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Sunday 30 September 2018
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Dancer, 1913 (posthumous cast, 1967)

Completed by Autumn 1913, Dancer marks the high point of Gaudier-Brzeska’s assimilation of the work of Auguste Rodin, one of the great masters of modern sculpture. Rodin’s book L’art had been published in London the previous year and Gaudier had read it assiduously. In the book, Rodin set the problem of how to capture movement in sculpture – a major technical problem in an essentially static medium.

Gaudier answered the challenge in two ways. Rodin identified movement in sculpture as being the point where the figure switches from one static pose to another. Gaudier captured this beautifully in Dancer, with the uplifted arms counterbalanced by the downward motion of the feet and legs: the pose suggests a twisting and stepping down of the figure in exactly the way recommended by Rodin. Further, Gaudier conveyed a more subtle sense of movement through the very sensuous modelling of the figure, with variations on its surface catching and modulating the light as it passes across.

Gaudier did not focus on anatomical or facial specifics, but relied on a generalised impression of the figure. It has been suggested that the model for the sculpture was the painter Nina Hamnett, who posed for Gaudier on various occasions. Others have commented on the likeness of the dancer’s face to Sophie Brzeska’s, Gaudier’s life-long companion.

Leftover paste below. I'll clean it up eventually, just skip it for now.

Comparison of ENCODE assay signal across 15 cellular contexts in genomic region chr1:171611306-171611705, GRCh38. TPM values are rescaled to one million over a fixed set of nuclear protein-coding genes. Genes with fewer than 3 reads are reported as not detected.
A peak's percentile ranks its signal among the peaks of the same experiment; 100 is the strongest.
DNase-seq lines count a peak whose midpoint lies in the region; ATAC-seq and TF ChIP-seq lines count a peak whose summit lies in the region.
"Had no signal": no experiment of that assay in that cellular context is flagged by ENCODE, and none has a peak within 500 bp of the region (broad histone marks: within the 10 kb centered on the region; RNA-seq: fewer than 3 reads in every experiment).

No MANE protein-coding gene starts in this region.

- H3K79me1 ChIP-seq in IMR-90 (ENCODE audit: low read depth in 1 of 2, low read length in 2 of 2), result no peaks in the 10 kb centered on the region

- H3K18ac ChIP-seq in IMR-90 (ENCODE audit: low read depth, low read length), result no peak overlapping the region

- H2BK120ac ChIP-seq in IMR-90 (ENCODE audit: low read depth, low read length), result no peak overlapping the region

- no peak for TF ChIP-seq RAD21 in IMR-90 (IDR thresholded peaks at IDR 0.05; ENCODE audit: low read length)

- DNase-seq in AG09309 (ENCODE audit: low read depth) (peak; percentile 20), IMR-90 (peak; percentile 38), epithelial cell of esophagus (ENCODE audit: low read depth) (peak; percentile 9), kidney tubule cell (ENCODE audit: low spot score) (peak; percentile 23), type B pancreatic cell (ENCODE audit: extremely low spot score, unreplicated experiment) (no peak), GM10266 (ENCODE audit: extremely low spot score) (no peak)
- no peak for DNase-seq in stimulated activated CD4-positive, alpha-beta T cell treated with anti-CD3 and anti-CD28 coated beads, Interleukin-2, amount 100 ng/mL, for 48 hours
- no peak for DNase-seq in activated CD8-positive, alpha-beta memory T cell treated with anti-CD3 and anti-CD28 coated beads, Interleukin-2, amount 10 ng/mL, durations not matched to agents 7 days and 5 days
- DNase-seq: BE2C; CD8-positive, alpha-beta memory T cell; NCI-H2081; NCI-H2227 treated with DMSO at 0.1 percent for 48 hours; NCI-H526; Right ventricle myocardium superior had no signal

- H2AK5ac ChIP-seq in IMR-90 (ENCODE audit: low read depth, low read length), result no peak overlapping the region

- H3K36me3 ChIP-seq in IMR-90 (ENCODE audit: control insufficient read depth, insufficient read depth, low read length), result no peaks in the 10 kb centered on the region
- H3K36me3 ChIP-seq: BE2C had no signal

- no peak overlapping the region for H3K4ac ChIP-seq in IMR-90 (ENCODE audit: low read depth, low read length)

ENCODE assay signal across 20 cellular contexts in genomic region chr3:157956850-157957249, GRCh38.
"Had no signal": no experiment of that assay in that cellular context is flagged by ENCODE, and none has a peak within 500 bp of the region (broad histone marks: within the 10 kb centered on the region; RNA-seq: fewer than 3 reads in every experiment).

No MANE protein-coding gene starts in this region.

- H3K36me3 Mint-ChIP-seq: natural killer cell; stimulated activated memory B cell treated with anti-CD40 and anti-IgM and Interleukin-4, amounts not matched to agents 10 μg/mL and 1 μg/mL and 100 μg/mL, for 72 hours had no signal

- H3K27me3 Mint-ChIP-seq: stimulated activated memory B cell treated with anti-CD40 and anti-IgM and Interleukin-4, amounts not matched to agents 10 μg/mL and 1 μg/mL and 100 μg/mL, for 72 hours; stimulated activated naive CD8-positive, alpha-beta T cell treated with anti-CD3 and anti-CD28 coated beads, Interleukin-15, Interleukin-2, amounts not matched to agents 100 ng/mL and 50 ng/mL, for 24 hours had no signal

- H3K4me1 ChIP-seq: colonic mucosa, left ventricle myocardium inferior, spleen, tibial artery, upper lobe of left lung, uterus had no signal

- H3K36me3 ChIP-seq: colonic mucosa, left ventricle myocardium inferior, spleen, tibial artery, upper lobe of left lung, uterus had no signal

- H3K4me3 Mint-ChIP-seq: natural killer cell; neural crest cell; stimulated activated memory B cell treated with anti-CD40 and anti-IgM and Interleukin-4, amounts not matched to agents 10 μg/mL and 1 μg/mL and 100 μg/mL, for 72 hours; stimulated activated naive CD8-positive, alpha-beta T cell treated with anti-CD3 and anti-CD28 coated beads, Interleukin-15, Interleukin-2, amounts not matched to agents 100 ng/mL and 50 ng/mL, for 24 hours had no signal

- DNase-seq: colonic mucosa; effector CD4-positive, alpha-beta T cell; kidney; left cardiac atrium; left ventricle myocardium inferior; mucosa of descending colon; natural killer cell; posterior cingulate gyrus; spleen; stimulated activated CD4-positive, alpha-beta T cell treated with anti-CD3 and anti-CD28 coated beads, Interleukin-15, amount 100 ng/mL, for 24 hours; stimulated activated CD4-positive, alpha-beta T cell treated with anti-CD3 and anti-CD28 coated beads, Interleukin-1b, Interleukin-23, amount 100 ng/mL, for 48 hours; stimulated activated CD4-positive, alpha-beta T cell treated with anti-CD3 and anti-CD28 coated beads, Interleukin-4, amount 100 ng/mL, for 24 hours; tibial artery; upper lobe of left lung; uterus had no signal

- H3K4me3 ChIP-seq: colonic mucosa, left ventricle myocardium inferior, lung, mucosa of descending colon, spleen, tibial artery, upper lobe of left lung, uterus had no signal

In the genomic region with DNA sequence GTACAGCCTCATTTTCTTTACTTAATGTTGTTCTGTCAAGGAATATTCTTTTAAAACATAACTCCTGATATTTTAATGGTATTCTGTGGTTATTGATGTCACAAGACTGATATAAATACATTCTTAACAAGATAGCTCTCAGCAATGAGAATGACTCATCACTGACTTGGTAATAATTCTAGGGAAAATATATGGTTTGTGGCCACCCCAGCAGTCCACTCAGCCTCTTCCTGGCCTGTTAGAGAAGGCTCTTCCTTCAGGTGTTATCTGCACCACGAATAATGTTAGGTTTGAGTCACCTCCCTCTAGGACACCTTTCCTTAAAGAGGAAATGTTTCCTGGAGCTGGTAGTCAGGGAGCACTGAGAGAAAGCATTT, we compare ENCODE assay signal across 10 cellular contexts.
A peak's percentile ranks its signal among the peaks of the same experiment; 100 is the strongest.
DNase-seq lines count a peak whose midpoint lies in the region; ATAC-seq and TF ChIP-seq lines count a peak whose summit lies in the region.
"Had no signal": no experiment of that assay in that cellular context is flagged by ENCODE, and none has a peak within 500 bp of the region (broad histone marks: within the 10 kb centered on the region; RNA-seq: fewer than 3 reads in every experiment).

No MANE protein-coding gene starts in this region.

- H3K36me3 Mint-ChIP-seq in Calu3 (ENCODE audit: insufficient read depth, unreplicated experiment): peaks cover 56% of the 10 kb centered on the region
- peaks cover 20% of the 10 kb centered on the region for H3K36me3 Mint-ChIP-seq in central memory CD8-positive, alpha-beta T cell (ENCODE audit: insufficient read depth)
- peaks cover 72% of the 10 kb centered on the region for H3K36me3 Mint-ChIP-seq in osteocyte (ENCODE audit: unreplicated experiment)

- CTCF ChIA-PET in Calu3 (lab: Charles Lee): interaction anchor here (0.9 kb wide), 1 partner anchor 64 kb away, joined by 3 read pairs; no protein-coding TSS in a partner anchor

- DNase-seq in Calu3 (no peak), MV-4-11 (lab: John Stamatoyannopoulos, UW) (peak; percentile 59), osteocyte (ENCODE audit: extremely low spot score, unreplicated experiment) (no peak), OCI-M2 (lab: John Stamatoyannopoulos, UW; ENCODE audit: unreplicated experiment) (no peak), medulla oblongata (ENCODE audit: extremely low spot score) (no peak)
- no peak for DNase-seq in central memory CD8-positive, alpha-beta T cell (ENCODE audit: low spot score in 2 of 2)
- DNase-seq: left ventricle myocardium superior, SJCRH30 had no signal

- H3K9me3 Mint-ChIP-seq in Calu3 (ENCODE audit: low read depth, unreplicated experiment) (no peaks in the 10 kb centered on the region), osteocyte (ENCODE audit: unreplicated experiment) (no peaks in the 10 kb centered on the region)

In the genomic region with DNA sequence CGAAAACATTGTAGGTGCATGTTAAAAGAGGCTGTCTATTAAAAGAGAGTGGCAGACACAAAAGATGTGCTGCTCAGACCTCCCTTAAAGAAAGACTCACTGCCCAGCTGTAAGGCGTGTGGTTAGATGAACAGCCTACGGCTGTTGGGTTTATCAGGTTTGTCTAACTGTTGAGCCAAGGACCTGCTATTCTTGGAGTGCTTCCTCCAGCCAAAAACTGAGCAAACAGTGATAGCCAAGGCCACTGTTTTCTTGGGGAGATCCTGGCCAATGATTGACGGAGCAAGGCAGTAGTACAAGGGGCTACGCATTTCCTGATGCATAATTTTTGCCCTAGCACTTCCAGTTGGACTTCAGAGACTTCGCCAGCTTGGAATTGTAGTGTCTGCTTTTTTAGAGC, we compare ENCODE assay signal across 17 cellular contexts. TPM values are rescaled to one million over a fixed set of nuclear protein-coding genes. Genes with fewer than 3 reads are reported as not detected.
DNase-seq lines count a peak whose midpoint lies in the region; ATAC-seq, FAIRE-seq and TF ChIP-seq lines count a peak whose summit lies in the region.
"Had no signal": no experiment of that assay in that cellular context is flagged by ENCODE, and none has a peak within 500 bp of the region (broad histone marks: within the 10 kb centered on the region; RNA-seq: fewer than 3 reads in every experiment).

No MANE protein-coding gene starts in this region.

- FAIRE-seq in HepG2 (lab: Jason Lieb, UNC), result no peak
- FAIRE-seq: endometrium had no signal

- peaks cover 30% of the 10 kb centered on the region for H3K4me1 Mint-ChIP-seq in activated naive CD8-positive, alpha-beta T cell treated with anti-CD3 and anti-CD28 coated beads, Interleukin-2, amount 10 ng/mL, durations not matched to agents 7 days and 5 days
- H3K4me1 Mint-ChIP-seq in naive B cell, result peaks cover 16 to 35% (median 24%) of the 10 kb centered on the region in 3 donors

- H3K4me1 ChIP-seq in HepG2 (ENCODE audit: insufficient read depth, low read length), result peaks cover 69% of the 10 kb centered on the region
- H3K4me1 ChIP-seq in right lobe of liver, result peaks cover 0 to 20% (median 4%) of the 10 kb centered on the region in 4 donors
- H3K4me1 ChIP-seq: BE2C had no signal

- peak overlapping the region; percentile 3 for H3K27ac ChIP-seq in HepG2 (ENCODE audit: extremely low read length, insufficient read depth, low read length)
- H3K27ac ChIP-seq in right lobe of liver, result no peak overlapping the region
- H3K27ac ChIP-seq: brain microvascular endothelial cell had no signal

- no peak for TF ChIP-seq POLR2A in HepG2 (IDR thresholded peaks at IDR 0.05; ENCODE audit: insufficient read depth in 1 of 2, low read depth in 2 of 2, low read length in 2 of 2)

The Dancer on display at Kettle’s Yard is a bronze cast made from the original plaster sculpture in the Tate collection. It was commissioned by Jim Ede and made by the Fiorini & Carney Foundry (London) in 1967. Six other casts, made between 1918 and 1965, are also known.

Provenance: anonymous gift of casting expenses, cast courtesy of the Trustees of the Tate Gallery, February 1967.

Sculpture [HGB 19]

Displayed

Bronze cast

765 x 220 x 210 mm

About the artist

Henri Gaudier was born in St. Jean de Braye, near Orleans, in France. He first came to Britain in 1908. He met Sophie Brzeska while working as a student in the evenings at Ste. Genevieve Library in Paris in 1910. In the same year he left France under a cloud of social hostility and settled in England adding the name Brzeska to his own soon after. He worked in isolation until he met Middleton Murray in 1912, whereafter he built up a circle of artists and intellectuals which included Ezra Pound, Wyndham Lewis and T. E. Hulme. He became involved in Pound's and Lewis' Vorticist group, contributing to the two issues of their magazine Blast. Gaudier was killed in action during the First World War in Belgium.